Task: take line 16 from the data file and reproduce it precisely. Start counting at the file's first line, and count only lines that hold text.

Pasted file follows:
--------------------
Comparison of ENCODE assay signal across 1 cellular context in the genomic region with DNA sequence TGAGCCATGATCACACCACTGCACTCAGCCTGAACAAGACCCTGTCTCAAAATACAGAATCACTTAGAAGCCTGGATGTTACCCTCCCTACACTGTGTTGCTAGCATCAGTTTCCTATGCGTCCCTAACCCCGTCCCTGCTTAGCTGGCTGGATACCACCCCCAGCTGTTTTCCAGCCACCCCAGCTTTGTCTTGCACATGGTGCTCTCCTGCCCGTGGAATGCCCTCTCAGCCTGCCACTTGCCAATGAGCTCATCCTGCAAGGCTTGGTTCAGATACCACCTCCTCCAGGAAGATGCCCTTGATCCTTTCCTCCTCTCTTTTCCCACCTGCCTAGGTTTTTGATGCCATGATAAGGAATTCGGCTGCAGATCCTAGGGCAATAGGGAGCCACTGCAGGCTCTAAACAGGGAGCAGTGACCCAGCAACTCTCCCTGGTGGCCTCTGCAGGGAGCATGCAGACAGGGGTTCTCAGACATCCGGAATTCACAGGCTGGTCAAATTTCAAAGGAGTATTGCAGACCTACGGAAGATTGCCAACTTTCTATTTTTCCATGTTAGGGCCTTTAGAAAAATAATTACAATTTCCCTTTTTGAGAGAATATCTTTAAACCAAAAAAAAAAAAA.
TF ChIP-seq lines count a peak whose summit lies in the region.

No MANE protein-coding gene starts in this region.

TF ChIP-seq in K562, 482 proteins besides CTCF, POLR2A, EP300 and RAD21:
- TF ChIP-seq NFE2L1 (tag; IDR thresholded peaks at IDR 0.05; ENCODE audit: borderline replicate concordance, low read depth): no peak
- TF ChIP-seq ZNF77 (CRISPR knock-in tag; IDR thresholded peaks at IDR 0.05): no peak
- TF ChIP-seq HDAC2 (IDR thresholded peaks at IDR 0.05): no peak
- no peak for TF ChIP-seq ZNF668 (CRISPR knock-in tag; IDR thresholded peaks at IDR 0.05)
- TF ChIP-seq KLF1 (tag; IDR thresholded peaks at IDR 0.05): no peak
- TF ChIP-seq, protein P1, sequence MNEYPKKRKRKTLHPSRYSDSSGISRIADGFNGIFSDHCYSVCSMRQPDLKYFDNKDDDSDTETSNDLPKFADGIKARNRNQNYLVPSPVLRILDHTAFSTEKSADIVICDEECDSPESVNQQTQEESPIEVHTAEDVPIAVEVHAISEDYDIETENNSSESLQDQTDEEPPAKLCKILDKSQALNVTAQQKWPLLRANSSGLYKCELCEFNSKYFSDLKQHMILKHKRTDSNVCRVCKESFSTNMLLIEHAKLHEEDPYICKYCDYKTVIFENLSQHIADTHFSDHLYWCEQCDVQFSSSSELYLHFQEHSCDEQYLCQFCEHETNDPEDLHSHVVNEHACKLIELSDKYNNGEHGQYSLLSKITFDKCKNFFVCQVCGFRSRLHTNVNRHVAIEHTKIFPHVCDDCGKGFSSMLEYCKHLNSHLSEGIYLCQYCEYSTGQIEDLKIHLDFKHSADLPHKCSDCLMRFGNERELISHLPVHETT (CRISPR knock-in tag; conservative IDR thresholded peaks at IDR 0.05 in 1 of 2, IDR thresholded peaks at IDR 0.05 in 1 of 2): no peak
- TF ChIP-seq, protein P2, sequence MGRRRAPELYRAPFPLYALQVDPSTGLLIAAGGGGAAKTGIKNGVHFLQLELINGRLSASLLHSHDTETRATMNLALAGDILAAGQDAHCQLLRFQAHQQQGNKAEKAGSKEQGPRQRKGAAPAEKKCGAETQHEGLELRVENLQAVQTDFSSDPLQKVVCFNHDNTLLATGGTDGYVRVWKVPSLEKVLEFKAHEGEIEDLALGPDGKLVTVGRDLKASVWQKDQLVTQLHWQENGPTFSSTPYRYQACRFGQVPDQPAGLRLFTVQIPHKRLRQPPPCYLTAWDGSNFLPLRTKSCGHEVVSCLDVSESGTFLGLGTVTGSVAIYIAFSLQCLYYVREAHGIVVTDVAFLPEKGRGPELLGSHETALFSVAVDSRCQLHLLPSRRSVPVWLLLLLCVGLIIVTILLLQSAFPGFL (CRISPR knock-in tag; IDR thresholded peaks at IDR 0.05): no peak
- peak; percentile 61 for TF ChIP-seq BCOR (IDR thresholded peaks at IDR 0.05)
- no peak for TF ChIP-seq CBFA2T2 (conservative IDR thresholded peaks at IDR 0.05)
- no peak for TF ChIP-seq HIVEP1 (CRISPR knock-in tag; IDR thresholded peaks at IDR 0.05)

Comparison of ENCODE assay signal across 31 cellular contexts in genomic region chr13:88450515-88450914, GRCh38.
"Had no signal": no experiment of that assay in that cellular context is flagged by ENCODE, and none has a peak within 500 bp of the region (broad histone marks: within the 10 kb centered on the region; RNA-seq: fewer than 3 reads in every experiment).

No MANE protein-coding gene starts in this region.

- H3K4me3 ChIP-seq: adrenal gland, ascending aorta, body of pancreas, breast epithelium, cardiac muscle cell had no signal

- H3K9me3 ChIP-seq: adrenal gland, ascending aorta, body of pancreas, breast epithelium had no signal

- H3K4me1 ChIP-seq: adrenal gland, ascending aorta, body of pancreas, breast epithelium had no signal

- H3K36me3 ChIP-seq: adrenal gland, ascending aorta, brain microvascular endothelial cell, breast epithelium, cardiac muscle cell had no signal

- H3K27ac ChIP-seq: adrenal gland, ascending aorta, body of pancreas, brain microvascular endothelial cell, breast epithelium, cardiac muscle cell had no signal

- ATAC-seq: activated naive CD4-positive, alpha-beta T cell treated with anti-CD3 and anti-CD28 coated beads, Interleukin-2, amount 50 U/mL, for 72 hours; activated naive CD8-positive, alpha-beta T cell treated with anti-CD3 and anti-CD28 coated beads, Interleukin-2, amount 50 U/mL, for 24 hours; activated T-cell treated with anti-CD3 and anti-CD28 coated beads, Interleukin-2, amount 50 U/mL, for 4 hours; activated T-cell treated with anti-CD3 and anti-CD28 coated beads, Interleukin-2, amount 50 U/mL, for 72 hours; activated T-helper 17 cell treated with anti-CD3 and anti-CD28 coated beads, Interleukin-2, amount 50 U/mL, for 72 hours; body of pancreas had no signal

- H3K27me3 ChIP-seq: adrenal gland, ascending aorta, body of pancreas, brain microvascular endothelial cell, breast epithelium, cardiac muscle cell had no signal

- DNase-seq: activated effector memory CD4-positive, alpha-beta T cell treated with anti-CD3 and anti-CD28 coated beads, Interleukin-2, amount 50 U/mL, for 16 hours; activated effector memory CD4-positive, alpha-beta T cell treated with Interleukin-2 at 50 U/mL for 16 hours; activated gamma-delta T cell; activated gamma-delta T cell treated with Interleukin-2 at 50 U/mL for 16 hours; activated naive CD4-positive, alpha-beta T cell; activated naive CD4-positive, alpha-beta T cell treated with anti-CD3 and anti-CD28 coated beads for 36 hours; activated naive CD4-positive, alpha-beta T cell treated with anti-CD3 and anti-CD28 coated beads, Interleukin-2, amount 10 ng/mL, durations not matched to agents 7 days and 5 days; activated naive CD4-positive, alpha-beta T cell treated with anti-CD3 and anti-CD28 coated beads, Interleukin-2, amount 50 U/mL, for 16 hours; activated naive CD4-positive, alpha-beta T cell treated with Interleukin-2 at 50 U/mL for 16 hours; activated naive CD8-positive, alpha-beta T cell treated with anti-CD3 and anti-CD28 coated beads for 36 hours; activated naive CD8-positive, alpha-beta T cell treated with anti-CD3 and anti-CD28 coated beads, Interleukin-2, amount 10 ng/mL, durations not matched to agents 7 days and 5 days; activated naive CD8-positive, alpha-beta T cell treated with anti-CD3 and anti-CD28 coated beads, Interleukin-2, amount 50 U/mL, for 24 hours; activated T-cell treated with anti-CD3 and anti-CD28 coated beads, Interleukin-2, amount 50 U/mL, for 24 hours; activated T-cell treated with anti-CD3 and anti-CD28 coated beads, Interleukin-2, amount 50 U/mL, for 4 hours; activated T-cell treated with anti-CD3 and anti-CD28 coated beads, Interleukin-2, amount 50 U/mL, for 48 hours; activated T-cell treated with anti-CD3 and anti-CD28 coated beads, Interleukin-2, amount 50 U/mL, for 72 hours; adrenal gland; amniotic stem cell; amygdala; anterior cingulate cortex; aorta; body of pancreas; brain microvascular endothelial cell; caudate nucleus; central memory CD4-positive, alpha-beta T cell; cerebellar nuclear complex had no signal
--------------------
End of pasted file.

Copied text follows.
"Had no signal": no experiment of that assay in that cellular context is flagged by ENCODE, and none has a peak within 500 bp of the region (broad histone marks: within the 10 kb centered on the region; RNA-seq: fewer than 3 reads in every experiment).